I'd applied for a copywriting job at an ad agency — I can't remember which one, but it was a great job that I really wanted — and had interviewed, portfolio in hand, with a guy who seemed to have it together. I showed my portfolio (which is the way these interviews work), asked and answered some questions and, I thought, done pretty well. The interviewer told me he was talking to several folks, but I thought my chances were good.
When he called me a few days later to offer me the position, my good feelings were confirmed. I was excited about working there.
Then he started talking about why the agency had chosen me. "We were really impressed with your work for Client A, Client B and Client C," he told me. My heart sank. The work he'd mentioned wasn't mine.
I told him I was flattered that he called, but he'd confused my portfolio with someone else's. I hadn't worked on the accounts he mentioned. "Well, whose work is it?" he asked me. "Who am I trying to hire?"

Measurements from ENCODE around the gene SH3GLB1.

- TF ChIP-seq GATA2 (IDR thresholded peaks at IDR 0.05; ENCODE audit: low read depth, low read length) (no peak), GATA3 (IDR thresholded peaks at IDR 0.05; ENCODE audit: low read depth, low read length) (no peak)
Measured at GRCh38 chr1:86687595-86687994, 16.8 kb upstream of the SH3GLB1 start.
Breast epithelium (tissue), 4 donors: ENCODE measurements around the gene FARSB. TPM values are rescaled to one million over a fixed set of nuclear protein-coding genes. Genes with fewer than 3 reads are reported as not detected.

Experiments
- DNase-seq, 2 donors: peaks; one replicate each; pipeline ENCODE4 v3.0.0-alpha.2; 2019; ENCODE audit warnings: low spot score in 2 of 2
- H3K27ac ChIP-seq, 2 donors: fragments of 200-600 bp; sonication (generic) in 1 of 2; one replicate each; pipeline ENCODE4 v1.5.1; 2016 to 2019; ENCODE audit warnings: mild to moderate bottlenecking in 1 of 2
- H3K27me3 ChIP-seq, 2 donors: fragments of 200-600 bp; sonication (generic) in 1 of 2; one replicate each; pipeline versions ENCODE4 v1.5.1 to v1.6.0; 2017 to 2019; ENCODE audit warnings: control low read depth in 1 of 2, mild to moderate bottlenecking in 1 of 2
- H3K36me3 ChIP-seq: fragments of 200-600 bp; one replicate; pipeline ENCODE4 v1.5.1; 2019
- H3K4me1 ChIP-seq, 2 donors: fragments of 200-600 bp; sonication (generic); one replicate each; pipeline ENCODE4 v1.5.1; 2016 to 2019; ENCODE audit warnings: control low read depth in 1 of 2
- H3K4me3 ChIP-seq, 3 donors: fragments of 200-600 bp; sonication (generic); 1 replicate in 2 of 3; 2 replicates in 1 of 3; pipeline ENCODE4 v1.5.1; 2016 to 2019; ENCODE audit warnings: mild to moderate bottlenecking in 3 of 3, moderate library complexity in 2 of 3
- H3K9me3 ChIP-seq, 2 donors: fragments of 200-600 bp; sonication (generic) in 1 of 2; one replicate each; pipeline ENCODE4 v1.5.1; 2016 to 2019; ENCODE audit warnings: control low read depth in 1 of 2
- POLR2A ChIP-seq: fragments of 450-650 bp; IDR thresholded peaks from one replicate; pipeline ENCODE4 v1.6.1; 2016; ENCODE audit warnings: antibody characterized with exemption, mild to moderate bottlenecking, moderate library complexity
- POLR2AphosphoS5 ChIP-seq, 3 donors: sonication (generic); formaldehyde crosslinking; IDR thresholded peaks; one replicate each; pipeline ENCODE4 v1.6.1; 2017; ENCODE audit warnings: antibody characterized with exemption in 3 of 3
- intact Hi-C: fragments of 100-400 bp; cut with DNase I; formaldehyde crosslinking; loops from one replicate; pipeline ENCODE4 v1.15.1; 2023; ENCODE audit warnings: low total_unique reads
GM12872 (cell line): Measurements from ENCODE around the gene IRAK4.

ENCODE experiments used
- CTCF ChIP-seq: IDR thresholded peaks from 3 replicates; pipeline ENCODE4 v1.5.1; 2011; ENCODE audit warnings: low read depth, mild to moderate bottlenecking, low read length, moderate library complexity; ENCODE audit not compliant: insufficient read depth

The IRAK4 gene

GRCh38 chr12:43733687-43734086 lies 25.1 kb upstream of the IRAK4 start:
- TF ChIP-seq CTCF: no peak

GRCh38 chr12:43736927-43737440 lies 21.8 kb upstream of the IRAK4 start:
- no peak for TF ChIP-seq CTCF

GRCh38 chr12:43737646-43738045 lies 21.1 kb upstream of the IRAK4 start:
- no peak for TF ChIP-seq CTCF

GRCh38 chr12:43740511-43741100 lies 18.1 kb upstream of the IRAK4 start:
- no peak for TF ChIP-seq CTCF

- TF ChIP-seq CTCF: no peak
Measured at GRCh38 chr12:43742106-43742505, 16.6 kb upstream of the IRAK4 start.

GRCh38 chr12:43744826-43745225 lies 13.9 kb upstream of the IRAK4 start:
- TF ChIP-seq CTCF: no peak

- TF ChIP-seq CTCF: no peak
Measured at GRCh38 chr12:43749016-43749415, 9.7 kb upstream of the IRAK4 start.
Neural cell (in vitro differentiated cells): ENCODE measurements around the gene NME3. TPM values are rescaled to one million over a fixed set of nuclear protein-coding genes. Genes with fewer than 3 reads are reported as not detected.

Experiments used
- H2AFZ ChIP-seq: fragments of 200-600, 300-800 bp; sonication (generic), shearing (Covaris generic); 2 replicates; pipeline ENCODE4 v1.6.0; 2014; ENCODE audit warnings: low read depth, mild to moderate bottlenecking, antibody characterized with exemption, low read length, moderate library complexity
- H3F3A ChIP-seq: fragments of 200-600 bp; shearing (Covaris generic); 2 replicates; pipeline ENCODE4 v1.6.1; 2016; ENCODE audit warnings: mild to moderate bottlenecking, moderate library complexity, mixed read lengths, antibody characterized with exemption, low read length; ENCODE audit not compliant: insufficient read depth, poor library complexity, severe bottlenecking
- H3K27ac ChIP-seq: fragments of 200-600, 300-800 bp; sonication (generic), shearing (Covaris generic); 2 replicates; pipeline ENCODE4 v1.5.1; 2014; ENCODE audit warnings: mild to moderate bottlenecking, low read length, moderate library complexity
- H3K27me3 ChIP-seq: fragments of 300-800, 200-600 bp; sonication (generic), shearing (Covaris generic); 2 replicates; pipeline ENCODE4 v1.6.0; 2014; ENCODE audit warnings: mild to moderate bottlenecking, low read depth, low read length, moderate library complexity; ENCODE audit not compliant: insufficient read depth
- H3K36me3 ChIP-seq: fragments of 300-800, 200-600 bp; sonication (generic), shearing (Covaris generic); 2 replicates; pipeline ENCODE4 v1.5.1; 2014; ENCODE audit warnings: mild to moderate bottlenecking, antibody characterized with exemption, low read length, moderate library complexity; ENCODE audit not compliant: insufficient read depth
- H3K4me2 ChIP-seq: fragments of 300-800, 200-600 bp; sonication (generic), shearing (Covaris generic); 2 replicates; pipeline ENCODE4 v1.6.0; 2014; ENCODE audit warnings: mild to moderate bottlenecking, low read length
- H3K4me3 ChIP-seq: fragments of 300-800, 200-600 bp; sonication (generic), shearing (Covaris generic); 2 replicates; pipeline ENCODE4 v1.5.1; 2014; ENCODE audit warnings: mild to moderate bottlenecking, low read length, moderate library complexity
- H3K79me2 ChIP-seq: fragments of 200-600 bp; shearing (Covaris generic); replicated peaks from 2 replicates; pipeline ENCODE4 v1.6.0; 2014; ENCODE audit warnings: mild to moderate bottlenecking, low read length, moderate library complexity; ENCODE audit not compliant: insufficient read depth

Since I didn't know who else he'd interviewed, I had no answer. I did, however, tell him that if he couldn't find the person he was looking for, that I'd still be interested in the job.
Surprisingly, I never heard from him again.
In retrospect, I thought I should have taken the job. I could have walked in the first day and asked, "What did you like best about my ad for Client A?" "The guy in the gorilla suit. We thought the gorilla suit was a clever idea." "Yeah, yeah, you can't miss with a good gorilla suit."
I could have finessed it.